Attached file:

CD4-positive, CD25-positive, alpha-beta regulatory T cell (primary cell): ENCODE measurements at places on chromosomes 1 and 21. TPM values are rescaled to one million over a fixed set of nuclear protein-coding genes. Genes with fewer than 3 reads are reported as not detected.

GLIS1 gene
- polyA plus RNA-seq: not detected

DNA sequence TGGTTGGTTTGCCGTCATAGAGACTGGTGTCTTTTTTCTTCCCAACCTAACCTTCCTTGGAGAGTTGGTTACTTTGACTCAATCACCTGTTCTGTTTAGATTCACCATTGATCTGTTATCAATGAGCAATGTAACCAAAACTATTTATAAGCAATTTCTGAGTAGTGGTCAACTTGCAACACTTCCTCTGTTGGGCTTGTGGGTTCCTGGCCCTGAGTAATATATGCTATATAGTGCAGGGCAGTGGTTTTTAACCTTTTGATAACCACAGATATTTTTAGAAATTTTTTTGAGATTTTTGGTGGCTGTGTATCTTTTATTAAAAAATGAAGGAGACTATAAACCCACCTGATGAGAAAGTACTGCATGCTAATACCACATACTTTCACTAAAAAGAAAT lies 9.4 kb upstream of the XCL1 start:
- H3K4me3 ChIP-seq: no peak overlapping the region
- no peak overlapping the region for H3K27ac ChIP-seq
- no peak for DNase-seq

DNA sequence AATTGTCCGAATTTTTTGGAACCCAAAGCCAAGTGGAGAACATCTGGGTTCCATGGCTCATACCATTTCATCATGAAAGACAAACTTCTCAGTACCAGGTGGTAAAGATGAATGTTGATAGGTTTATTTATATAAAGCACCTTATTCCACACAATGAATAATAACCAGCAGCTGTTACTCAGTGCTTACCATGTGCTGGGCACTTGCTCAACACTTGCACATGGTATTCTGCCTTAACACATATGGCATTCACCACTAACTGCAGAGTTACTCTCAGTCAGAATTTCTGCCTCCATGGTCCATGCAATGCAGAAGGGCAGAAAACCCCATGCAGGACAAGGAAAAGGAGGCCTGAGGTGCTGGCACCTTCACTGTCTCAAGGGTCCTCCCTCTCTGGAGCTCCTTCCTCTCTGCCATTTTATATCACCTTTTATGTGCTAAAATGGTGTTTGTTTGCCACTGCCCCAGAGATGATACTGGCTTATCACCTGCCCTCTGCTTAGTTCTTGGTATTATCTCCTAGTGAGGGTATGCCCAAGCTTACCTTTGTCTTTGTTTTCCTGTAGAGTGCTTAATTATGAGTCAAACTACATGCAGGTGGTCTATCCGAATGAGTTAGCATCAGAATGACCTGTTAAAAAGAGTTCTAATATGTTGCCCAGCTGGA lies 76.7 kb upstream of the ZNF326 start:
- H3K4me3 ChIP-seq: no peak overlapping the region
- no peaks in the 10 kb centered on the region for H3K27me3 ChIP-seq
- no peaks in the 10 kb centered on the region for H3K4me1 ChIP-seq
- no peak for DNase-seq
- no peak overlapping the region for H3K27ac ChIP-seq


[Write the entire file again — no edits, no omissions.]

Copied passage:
CD4-positive, CD25-positive, alpha-beta regulatory T cell (primary cell): ENCODE measurements at places on chromosomes 1 and 21. TPM values are rescaled to one million over a fixed set of nuclear protein-coding genes. Genes with fewer than 3 reads are reported as not detected.

GLIS1 gene
- polyA plus RNA-seq: not detected

DNA sequence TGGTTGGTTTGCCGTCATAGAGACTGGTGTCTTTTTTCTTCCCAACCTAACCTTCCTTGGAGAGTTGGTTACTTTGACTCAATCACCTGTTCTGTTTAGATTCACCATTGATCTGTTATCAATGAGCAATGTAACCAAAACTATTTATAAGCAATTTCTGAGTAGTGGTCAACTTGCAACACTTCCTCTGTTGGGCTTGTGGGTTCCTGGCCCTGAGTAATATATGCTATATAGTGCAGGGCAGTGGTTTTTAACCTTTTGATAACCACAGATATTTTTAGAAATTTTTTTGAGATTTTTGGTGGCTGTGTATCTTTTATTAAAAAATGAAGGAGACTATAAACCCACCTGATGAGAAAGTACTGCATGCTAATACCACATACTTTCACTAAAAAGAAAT lies 9.4 kb upstream of the XCL1 start:
- H3K4me3 ChIP-seq: no peak overlapping the region
- no peak overlapping the region for H3K27ac ChIP-seq
- no peak for DNase-seq

DNA sequence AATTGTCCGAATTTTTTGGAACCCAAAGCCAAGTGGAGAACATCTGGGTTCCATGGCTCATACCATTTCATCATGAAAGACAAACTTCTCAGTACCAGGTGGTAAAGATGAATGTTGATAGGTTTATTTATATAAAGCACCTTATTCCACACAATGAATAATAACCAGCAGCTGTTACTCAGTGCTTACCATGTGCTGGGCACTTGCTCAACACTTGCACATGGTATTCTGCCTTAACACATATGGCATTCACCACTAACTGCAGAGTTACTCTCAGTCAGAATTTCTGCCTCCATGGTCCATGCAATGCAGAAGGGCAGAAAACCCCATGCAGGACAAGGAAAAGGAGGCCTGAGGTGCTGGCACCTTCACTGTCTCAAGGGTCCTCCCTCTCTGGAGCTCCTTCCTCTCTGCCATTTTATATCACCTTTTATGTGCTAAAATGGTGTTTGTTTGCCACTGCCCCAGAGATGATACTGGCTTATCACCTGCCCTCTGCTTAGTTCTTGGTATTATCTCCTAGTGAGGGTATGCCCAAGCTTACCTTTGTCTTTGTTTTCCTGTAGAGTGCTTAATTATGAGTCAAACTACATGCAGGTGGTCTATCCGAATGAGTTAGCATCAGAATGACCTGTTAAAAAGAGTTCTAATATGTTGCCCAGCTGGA lies 76.7 kb upstream of the ZNF326 start:
- H3K4me3 ChIP-seq: no peak overlapping the region
- no peaks in the 10 kb centered on the region for H3K27me3 ChIP-seq
- no peaks in the 10 kb centered on the region for H3K4me1 ChIP-seq
- no peak for DNase-seq
- no peak overlapping the region for H3K27ac ChIP-seq